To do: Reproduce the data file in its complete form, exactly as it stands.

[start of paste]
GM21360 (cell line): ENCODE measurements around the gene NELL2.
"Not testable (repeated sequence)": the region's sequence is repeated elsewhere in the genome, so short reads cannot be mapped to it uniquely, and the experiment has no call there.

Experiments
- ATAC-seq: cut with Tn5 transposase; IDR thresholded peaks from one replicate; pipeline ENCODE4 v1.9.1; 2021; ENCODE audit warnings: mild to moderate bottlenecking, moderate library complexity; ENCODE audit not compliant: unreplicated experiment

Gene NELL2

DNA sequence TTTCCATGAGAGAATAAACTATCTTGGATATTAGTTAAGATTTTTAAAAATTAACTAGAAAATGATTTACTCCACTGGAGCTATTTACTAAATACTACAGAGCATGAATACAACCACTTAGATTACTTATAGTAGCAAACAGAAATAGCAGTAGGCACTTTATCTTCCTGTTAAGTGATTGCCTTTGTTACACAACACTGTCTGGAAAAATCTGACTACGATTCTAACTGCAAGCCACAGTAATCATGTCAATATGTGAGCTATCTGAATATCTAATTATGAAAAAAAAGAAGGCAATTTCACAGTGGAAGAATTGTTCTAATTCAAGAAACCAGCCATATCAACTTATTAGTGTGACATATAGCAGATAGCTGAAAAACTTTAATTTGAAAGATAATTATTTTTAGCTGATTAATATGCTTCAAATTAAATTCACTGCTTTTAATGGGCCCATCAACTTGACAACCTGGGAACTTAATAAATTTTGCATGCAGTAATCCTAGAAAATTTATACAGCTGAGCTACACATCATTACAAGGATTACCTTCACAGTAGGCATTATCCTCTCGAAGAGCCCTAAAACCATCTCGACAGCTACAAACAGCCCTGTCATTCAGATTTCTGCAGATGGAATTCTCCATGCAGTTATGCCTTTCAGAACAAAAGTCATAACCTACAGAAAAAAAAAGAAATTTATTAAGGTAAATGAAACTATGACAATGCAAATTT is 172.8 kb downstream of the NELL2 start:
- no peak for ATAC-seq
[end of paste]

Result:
GM21360 (cell line): ENCODE measurements around the gene NELL2.
"Not testable (repeated sequence)": the region's sequence is repeated elsewhere in the genome, so short reads cannot be mapped to it uniquely, and the experiment has no call there.

Experiments
- ATAC-seq: cut with Tn5 transposase; IDR thresholded peaks from one replicate; pipeline ENCODE4 v1.9.1; 2021; ENCODE audit warnings: mild to moderate bottlenecking, moderate library complexity; ENCODE audit not compliant: unreplicated experiment

Gene NELL2

DNA sequence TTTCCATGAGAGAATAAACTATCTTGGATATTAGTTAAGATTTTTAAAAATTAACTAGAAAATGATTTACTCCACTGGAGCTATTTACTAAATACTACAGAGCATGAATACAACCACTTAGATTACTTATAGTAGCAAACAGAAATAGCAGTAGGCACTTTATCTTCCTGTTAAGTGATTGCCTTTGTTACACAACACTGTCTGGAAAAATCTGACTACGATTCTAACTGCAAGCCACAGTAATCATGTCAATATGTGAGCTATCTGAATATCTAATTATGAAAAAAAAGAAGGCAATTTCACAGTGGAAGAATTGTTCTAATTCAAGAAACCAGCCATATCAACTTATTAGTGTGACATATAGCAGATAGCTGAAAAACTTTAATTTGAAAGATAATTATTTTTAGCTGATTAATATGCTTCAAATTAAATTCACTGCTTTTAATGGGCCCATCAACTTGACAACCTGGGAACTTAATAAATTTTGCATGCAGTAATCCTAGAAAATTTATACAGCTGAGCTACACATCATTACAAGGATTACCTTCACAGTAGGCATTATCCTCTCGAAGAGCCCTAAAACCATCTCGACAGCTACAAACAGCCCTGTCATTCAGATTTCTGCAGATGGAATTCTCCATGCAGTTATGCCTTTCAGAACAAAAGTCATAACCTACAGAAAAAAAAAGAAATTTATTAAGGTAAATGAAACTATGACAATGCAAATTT is 172.8 kb downstream of the NELL2 start:
- no peak for ATAC-seq